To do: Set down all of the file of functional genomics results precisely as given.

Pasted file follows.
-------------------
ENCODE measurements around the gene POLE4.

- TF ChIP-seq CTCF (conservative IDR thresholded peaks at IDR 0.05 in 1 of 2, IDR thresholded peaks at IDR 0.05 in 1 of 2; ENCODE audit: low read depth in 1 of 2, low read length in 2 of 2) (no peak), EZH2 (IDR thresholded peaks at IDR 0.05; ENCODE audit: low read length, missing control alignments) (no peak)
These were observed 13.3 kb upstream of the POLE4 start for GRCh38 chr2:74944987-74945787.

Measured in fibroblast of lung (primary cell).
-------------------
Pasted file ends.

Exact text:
ENCODE measurements around the gene POLE4.

- TF ChIP-seq CTCF (conservative IDR thresholded peaks at IDR 0.05 in 1 of 2, IDR thresholded peaks at IDR 0.05 in 1 of 2; ENCODE audit: low read depth in 1 of 2, low read length in 2 of 2) (no peak), EZH2 (IDR thresholded peaks at IDR 0.05; ENCODE audit: low read length, missing control alignments) (no peak)
These were observed 13.3 kb upstream of the POLE4 start for GRCh38 chr2:74944987-74945787.

Measured in fibroblast of lung (primary cell).